Center for Chronic Disease Outcomes Research
Cancer Prevention and Screening
Background: Cancer is the leading cause of death in the United States in people aged 45-64 years and the second leading cause of death among those over age 65. CCDOR’s research in this area is focused on high value cancer screening and the development and evaluation of innovative approaches to enhance the reach and effectiveness of evidence-based tobacco cessation interventions.
• Dr. Wilt was a senior collaborator on two ground breaking manuscripts that define methods and frameworks for high value cancer screening. Involving an international multidisciplinary group, Dr. Wilt’s team conceptualized a framework and published recommendations for use of models in the development of clinical practice guidelines. This work is currently being incorporated into several national clinical guideline group processes.
• Russell P. Harris, MD, MPH; Timothy J. Wilt, MD, MPH; and Amir Qaseem, MD, PhD, MHA, for the High Value Care Task Force of the American College of Physicians.* A Value Framework for Cancer Screening: Advice for High-Value Care from the American College of Physicians. Annals of Internal Medicine 2015;162(10);712-717.
• The Veterans Victory over Tobacco Study, a randomized controlled trial, compared the effects of a proactive tobacco cessation care model versus a traditional cessation care model on the use of tobacco treatment and subsequent population-level smoking cessation rates.
• Dr. Partin completed a national study to identify organizational structures and processes associated with colonoscopy following positive fecal occult blood test (+FOBT) results. The findings (published in Cancer Epidemiology, Biomarkers and Prevention 2015;24(2):422-34) revealed that 30% of patients with +FOBT results received colonoscopy within 60 days and 49% within six months. They found directly notifying gastroenterology providers about +FOBT results, using guideline-concordant adenoma surveillance intervals, and using colonoscopy preparation instruction methods that provide both verbal and written information were associated with significantly higher six month follow-up rates. Significant predictors of 60-day follow-up rates included direct notification of gastroenterology providers about +FOBT results, adequate colonoscopy capacity, and frequent individual feedback to primary care providers. Some of these findings were incorporated as recommendations for optimizing colorectal cancer screening in the 12/30/2014 Veterans Health Administration colorectal cancer screening directive.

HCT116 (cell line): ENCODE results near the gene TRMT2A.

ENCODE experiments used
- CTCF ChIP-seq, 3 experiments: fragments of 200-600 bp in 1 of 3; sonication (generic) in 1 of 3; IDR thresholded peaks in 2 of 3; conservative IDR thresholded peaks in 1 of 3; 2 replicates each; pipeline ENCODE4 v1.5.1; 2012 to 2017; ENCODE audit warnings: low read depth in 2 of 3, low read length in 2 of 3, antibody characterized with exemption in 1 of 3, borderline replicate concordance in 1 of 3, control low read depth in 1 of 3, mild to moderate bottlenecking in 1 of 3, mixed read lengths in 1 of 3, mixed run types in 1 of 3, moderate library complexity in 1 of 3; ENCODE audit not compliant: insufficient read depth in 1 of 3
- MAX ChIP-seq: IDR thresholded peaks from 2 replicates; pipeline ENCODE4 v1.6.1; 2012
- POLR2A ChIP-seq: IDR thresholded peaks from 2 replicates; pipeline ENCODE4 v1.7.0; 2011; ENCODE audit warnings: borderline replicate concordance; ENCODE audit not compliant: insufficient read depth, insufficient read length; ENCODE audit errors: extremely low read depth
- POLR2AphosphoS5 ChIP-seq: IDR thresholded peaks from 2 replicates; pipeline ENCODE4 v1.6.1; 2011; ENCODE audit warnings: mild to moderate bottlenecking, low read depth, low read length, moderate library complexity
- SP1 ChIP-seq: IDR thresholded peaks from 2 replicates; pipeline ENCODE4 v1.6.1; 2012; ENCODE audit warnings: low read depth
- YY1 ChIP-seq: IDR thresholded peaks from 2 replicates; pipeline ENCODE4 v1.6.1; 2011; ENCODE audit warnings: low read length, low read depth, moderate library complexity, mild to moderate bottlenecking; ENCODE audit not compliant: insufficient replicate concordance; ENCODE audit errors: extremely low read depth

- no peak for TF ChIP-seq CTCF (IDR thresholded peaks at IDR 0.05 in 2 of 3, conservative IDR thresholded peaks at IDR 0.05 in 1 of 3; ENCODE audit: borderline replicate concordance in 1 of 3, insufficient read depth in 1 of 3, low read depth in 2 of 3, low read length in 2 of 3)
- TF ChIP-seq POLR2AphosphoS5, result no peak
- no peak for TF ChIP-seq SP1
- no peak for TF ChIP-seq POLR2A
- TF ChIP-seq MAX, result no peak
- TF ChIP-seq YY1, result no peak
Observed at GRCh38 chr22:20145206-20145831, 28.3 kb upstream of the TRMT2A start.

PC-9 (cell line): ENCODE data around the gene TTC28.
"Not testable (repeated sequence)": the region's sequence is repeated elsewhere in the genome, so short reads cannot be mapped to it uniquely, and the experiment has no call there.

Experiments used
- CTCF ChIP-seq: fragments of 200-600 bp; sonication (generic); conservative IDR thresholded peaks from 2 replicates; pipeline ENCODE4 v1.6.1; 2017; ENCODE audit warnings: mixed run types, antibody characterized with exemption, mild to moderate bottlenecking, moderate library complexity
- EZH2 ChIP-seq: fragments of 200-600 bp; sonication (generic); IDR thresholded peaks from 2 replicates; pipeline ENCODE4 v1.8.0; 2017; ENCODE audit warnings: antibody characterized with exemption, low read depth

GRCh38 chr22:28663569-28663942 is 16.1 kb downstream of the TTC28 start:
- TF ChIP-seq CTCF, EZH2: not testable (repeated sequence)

• The patient education pamphlet developed in collaboration with the VHA National Center for Health Promotion and Disease Prevention by a team led by Dr. Partin received the 2014 Silver Award in the "Government Brochure/Booklet" category of the National Mature Media Competition for the patient education brochure The PSA Test for Prostate Cancer Screening: Why Some Doctors No Longer Recommend Testing. The National Mature Media Competition is the nation’s largest awards program that annually recognizes the best marketing, communications, educational materials and programs for adults age 50 and older. The pamphlet is available on the NCP website.
• Dr. Shaukat received the 2016 American Gastroenterology Association Young Investigator Award for her achievements in the area of colon cancer screening and prevention, including her work documenting long-term survival benefits after screening for colorectal cancer and demonstrating that longer withdrawal times are associated with a reduced incidence of interval cancer after screening colonoscopy (Gastroenterology 2015;149(4):952-957).
• Dr. Danan and colleagues analyzed the results of a large randomized controlled trial of VA smokers to see if calling all smokers and offering assistance to quit could increase successful quitting even among those without immediate plans to quit. The authors found that proactive outreach increased the use of evidence-based smoking cessation therapies such as counseling and medications by smokers in all three categories of readiness to quit. Proactive outreach increased successful abstinence among those in preparation (8% absolute increase), and among those in contemplation (4.5% absolute increase), but not among those in precontemplation (no significant difference). Journal of General Internal Medicine, 2016 August; 31(8): 878-87